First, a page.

This fall, several events related to Fannie Mae and Freddie Mac (collectively aka, government-sponsored enterprises (GSEs) or agencies) occurred that cumulatively made them less competitive in multifamily lending and created uncertainty around the GSEs moving forward. Since then, banks, life companies, and conduit lenders (CMBS) are fighting tooth-and-nail to recapture multifamily financing market share in light of the resultant agency void.
FEDERAL AGENCIES HICCUP DEFINED
Fannie Mae and Freddie Mac announced in late August that they had reached their target loan production allocations for 2019. As a result, agency loan production came to a screeching halt, with the few ongoing transactions being executed at far more conservative levels and on a much more selective basis. Quoted spreads widened approximately 70 basis points, leverage levels decreased, and waivers were halted, effectively stalling production and making quotes much less attractive to commercial real estate borrowers.
In the following weeks, issuance of the U.S. Treasury Department’s long-awaited plan to end government conservatorship of the GSEs, as well as the Federal Housing Finance Agency’s announcement of new lending guidelines for the GSEs, further clouded the current and ongoing multifamily lending operations of the GSEs.
HISTORICAL MULTIFAMILY LENDING LANDSCAPE
Over the past several years, the multifamily lending sector has been dominated by the agencies. Historically, the agencies have been able to outperform life companies, banks, and conduit lenders due to their low cost of capital and governmental guaranties. While they were created for the purpose of making housing affordable, they have slowly crept into the non-affordable housing space, winning away Class A multifamily housing business that historically had gone to their competitors. As a result, the percentage of multifamily loans on the balance sheets of life companies and banks has decreased over the years.
Coinciding with the emergence of multifamily as a preferred asset class, non-agency lenders have fought hard to maintain their market position, but to little or no avail. The aforementioned agency production hiccup this fall has opened the window for non-agency lenders to scratch back and regain any multifamily market position they can.
The following are some real-world examples of the lengths non-agency lenders have gone to regain multifamily market position. Banks, who typically never provide non-recourse loans for multifamily above 65% LTV, have done so up to 75%. Other ways banks have changed course to win deals include drastically reducing origination fees, agreeing to waive prepayment (making loans open at par for the full term), waiving depository requirements for first-time borrowers, and agreeing to rely on older third-party reports at closing. Conduit lenders have stretched on leverage and interest-only periods (often full-term I/O) for multifamily product, while holding spreads even in the face of declining treasuries, often providing debt well below 4%, often 50-75 bps inside of the agencies. Life companies have been aggressive on interest rates as well and have been very creative on prepayment flexibility, winning long-term multifamily debt for borrowers wanting more prepayment flexibility than CMBS can provide.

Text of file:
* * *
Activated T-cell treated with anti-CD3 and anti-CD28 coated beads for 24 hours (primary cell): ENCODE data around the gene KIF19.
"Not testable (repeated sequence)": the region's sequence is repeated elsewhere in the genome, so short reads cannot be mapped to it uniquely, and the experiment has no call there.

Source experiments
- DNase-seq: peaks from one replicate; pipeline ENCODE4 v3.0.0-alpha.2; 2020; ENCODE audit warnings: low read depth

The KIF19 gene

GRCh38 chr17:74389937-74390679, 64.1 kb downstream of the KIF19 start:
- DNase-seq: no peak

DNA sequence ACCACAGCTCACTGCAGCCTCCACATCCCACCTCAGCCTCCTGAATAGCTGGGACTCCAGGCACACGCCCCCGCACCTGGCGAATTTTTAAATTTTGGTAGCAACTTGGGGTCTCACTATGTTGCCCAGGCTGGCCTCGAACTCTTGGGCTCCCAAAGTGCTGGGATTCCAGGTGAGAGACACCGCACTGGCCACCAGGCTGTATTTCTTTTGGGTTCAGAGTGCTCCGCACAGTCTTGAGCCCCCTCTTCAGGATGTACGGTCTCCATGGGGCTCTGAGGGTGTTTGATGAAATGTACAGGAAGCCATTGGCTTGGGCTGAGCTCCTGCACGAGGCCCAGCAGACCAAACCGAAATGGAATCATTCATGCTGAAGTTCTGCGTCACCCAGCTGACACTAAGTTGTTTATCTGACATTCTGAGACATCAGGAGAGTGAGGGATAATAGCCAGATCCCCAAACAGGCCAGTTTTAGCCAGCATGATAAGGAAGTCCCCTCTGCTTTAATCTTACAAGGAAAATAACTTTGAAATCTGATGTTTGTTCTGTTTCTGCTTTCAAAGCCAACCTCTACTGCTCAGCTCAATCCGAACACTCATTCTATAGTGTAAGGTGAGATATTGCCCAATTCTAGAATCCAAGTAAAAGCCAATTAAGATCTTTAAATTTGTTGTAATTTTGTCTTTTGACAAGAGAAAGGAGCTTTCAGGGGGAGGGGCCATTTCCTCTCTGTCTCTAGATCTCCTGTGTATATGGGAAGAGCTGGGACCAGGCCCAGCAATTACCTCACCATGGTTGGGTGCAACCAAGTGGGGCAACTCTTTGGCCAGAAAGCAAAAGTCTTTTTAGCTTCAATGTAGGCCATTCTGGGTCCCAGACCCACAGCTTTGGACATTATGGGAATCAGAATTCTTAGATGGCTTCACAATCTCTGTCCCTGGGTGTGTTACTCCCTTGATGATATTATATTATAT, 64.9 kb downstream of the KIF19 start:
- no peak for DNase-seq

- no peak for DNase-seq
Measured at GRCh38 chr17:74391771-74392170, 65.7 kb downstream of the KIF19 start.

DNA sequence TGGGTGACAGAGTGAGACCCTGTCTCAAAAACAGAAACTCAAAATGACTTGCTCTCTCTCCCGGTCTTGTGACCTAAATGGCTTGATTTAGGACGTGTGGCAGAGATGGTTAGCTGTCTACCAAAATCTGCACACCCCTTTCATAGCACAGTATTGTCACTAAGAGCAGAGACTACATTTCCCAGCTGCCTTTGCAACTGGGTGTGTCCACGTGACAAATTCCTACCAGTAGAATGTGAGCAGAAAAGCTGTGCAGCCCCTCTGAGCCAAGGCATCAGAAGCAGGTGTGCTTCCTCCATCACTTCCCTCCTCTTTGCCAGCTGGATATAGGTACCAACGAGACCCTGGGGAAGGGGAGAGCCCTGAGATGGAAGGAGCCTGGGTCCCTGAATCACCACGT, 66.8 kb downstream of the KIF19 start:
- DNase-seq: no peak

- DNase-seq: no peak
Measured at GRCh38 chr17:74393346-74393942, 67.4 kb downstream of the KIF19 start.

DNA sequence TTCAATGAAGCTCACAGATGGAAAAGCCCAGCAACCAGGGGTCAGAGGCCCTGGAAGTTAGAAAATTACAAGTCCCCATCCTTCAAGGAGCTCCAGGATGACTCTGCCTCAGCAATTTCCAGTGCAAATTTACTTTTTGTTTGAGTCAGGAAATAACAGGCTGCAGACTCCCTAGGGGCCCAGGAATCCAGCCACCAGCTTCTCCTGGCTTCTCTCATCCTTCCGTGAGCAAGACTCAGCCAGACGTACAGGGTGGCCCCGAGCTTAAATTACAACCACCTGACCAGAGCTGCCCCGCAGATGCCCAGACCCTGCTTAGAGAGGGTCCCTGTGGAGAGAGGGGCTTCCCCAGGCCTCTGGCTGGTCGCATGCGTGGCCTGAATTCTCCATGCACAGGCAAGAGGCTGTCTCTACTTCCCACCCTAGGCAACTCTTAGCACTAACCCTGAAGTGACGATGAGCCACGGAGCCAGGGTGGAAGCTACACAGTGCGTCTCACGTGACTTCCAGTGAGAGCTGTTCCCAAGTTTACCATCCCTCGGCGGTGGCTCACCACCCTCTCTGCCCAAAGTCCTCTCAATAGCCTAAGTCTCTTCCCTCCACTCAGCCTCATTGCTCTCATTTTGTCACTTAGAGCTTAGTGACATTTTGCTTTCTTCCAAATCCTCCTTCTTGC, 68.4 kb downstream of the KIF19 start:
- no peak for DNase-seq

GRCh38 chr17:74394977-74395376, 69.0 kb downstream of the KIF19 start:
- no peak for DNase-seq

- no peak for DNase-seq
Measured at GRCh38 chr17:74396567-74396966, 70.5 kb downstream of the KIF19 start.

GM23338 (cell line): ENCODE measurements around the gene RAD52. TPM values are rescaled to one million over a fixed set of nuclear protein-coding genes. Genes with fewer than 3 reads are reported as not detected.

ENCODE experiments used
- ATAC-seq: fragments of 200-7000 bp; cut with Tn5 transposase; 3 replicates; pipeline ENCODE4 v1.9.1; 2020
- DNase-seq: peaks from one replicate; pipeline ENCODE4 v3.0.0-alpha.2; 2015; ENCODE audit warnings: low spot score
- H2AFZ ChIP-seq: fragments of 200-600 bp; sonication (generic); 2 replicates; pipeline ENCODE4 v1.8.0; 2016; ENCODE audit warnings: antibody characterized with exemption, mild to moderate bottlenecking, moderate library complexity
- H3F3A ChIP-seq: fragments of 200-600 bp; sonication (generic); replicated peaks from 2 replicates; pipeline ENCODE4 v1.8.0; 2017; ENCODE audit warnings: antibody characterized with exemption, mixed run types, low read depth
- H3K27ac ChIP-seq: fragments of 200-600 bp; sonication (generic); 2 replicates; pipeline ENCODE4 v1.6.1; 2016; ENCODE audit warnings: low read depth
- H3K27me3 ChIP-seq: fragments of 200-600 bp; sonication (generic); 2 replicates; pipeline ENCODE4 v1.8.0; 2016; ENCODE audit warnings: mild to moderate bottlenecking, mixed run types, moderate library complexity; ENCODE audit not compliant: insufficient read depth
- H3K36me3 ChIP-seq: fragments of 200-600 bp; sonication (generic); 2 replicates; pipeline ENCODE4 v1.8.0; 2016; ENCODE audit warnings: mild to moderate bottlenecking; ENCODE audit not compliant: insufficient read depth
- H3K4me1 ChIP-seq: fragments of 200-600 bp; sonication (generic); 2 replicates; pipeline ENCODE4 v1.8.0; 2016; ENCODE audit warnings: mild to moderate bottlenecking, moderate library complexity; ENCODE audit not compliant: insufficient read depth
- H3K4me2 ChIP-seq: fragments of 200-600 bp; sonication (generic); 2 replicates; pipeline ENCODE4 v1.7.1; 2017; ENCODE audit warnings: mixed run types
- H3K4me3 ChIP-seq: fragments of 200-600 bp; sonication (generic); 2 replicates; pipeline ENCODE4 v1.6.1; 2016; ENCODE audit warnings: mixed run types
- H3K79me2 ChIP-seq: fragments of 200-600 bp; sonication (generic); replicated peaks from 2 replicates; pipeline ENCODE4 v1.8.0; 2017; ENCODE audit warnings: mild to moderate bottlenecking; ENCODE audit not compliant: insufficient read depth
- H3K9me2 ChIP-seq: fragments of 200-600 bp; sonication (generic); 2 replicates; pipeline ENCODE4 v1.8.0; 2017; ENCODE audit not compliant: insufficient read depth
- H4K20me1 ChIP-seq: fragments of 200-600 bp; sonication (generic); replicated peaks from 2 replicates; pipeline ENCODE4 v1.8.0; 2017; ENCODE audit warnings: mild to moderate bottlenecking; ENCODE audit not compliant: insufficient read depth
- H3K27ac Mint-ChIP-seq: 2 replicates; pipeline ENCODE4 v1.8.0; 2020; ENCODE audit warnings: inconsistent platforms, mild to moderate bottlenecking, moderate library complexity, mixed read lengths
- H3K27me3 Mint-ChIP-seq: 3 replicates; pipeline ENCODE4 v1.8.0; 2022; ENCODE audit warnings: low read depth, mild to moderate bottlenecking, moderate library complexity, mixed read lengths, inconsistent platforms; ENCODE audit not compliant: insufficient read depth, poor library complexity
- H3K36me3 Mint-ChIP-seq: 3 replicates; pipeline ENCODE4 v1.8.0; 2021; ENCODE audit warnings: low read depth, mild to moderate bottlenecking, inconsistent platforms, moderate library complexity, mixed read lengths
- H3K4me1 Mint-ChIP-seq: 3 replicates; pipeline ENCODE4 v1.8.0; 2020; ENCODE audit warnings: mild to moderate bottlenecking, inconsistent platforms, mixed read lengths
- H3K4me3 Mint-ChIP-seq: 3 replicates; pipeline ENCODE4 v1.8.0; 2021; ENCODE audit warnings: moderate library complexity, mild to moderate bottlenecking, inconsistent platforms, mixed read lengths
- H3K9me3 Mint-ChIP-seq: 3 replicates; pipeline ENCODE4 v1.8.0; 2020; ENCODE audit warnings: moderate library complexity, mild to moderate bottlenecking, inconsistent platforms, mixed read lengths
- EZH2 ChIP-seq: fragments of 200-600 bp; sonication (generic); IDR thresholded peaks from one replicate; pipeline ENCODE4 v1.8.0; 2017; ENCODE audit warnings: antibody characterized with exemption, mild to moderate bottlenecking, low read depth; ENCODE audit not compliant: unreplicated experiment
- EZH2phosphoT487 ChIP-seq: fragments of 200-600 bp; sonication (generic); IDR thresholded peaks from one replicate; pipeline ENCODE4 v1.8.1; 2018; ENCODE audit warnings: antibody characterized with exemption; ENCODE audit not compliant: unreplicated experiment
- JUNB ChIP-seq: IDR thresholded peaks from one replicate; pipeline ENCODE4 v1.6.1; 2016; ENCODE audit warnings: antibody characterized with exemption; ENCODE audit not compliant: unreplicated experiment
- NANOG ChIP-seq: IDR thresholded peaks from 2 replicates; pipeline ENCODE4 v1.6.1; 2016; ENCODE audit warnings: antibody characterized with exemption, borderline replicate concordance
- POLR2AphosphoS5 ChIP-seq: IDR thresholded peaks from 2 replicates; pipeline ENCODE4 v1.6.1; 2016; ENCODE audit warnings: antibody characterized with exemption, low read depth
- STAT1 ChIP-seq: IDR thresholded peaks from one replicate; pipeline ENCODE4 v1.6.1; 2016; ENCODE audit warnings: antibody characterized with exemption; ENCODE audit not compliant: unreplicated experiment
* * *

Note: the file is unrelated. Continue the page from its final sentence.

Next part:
While this perfect storm of events came together to give non-agency lenders a big opportunity this fall, I believe things have already begun to return to normalcy for the agencies. Over the past week or two, agency spreads have come back in 40-50 bps, making them competitive again. This moment of bliss for non-agency lenders may be short-lived, but in the long-term there is some hope. An eminent end of government conservatorship, as well as new lending guidelines, project a new direction for the agencies.
The loss of federal backing bodes well for the competitors of agencies, as losses won’t be able to be as easily absorbed, bond pricing will likely widen, and agency cost of capital will likely increase. In addition, a move to more “mission driven” lending (minimum 37.5% of total production moving forward) likely signals more of a return to lending in the affordable housing sector, opening the door for life companies, banks, and CMBS to compete for Class A properties. According to industry surveys, both life companies and banks expect to increase multifamily production in 2020, a signal that they also foresee a more balanced playing field moving forward.
Ryan Haase is a Director of Capital Markets for Franklin Street. He can be reached at email@example.com.